Display Settings:

Format

Send to:

Choose Destination
See comment in PubMed Commons below
Biol Psychiatry. 2008 Feb 1;63(3):286-92. Epub 2007 Oct 24.

Involvement of kappa-opioid and endocannabinoid system on Salvinorin A-induced reward.

Author information

  • 1Department of Pharmacology, Chemotherapy and Medical Toxicology, University of Milan, Milan, Italy.

Abstract

BACKGROUND:

The recreational drug, Salvinorin A, derived from the plant of Salvia divinorum, is a potent and selective kappa-opioid receptor agonist. The abuse of selective k-agonists is a novel phenomenon, the mechanism of which is not fully understood.

METHODS:

We investigated salvinorin A given SC on the conditioned place preference (.05-160 microg/kg) and intracerebroventricular (ICV) self-administration (.01-1 microg/infusion) paradigms, in Wistar rats.

RESULTS:

The present results demonstrate the rewarding effects of Salvinorin A in a range of doses between .1 and 40 microg/kg SC for conditioned place preference test and .1-.5 microg/infusion for ICV self-administration. Highest doses (160 microg/kg for conditioned place preference test and 1 microg/infusion for ICV self-administration) were aversive. The rewarding effect was antagonized by intraperitoneal (IP) pretreatment with the cannabinoid CB(1) receptor antagonist, rimonabant [N-piperidino-5-(4-chlorophenyl)1-(2,4-dichloro phenyl)-4 methyl pyrazole 3-carboxamide] (1 mg/kg), and the kappa-opioid receptor antagonist, nor-binaltorphimine (nor-BNI) (10 mg/kg). In the shell of nucleus accumbens, dopamine extracellular levels were increased after administration of salvinorin A (40 microg/kg SC), reaching a maximum value of about 150%.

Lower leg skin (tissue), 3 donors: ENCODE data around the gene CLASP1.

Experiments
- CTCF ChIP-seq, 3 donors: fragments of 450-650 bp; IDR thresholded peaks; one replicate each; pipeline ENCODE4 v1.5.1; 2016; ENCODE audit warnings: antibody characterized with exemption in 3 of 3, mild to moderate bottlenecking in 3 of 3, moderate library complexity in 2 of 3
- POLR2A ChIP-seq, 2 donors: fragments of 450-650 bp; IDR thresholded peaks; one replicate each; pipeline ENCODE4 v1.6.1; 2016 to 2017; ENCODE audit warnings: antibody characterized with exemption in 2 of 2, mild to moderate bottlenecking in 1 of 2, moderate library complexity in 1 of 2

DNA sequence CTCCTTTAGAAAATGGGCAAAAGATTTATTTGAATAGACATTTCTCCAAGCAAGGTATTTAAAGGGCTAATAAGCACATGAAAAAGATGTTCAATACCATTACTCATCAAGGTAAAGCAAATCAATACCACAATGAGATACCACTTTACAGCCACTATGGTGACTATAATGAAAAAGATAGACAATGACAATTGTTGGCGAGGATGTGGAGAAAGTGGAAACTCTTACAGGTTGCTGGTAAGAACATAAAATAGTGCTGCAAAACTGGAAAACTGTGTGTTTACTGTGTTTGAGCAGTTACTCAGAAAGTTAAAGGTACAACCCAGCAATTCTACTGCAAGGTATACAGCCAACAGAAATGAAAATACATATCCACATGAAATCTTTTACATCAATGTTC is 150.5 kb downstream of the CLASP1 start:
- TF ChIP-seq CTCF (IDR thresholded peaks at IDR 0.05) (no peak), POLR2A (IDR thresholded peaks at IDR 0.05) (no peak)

CONCLUSIONS:

These data provide the demonstration of the rewarding effects of Salvinorin A through an interaction between kappa-opioid and (endo)cannabinoid system in rats.

PMID:
17920565
[PubMed - indexed for MEDLINE]
PubMed Commons home

PubMed Commons

0 comments
How to join PubMed Commons

    Supplemental Content

    Full text links

    Icon for Elsevier Science
    Loading ...
    Write to the Help Desk